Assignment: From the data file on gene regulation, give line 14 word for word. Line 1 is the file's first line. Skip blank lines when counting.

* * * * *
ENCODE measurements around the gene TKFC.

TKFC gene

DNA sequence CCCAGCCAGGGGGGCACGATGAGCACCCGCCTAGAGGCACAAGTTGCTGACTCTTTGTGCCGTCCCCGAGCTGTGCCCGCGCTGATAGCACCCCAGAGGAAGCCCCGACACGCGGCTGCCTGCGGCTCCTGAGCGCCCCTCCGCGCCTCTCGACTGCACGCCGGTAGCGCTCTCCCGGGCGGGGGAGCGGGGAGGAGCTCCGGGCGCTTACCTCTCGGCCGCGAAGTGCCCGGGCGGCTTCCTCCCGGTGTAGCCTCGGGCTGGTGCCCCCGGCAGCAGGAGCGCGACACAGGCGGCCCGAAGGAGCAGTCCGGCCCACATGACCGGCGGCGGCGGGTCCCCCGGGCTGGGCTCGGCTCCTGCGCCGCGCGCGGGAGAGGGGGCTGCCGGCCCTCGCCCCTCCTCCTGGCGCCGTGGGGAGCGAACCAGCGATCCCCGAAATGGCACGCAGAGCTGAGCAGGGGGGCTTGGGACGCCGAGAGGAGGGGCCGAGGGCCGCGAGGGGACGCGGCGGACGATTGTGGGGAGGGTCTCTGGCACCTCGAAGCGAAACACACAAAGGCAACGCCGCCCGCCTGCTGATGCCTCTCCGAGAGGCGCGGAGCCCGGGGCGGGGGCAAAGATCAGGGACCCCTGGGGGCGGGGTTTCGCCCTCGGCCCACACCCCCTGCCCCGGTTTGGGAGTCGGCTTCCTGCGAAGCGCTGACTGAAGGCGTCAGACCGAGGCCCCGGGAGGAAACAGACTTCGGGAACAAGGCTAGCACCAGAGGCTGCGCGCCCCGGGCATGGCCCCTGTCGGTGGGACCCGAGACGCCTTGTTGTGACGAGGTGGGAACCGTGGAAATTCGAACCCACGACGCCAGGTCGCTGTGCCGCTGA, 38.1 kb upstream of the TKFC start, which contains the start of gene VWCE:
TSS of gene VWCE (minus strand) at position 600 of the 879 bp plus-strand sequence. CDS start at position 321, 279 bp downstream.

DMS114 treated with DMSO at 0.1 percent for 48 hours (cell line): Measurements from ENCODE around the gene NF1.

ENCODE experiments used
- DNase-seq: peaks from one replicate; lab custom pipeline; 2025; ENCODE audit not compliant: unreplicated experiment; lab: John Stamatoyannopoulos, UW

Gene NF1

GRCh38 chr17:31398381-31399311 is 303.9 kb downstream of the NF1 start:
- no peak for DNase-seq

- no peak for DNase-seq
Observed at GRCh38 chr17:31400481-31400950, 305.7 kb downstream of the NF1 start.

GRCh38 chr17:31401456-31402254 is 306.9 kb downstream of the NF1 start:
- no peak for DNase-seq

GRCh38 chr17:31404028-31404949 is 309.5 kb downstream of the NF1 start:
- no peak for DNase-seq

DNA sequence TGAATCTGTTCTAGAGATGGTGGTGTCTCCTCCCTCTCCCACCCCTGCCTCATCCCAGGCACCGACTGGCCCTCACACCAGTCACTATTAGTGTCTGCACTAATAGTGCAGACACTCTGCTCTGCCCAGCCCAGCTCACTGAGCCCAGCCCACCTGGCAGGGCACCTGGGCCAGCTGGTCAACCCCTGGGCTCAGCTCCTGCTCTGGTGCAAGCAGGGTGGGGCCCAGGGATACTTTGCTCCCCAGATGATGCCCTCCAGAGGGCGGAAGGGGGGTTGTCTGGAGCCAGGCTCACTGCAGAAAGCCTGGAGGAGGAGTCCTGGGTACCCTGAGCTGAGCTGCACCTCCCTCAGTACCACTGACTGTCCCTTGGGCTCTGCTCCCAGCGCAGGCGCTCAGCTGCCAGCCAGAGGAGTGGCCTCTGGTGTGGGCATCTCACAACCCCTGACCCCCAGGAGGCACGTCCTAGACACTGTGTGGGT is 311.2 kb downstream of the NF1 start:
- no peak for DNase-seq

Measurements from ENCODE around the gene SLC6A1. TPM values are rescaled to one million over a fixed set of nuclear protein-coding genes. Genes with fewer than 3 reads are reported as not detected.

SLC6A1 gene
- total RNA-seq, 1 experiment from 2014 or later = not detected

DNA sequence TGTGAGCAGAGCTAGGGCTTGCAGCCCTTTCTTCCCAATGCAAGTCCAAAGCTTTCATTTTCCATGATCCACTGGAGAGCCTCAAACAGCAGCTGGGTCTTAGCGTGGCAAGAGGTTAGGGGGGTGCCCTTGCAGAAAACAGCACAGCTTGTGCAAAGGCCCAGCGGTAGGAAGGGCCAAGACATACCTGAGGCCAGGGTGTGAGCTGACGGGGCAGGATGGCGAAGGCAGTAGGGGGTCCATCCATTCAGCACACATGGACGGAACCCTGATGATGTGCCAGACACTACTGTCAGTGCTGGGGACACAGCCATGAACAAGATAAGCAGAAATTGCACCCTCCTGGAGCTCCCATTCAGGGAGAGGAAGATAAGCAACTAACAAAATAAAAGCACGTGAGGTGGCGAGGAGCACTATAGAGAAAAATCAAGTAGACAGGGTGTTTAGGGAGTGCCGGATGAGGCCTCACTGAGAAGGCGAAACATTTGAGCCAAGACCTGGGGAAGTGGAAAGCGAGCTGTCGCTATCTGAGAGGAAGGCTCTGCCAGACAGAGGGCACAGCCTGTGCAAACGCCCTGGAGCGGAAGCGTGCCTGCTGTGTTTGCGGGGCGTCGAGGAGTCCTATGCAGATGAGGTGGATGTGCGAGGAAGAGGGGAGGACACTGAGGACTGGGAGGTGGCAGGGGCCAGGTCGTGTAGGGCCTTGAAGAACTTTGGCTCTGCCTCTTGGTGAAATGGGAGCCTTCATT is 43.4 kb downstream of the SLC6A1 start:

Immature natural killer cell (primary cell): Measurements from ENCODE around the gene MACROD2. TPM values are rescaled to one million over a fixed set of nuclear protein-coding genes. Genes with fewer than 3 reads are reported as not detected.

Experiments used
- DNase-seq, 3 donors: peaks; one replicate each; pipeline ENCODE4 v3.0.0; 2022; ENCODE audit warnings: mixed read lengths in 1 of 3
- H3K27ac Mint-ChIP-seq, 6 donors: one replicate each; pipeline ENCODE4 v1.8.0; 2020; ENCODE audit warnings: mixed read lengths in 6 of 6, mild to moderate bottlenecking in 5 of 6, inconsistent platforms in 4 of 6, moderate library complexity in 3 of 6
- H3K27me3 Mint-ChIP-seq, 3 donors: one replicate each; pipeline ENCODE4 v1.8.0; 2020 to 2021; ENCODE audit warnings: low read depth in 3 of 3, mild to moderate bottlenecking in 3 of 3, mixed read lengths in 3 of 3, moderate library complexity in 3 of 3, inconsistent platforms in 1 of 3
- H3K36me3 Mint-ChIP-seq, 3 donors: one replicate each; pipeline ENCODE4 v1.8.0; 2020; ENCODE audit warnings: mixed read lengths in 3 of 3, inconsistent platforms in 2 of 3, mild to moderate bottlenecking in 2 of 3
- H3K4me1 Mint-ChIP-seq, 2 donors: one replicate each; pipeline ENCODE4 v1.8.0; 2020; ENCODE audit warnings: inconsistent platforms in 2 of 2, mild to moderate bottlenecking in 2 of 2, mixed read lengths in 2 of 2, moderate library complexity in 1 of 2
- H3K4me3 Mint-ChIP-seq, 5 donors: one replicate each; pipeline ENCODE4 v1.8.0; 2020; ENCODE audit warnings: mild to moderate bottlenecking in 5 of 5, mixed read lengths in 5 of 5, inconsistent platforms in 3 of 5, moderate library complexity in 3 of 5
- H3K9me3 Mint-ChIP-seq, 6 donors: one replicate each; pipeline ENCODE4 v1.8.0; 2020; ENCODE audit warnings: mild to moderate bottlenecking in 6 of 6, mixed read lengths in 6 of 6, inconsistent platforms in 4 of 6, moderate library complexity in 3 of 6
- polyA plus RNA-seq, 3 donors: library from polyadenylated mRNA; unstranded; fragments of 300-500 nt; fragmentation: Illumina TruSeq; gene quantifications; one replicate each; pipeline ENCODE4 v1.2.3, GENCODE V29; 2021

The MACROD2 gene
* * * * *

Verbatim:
- no peak for DNase-seq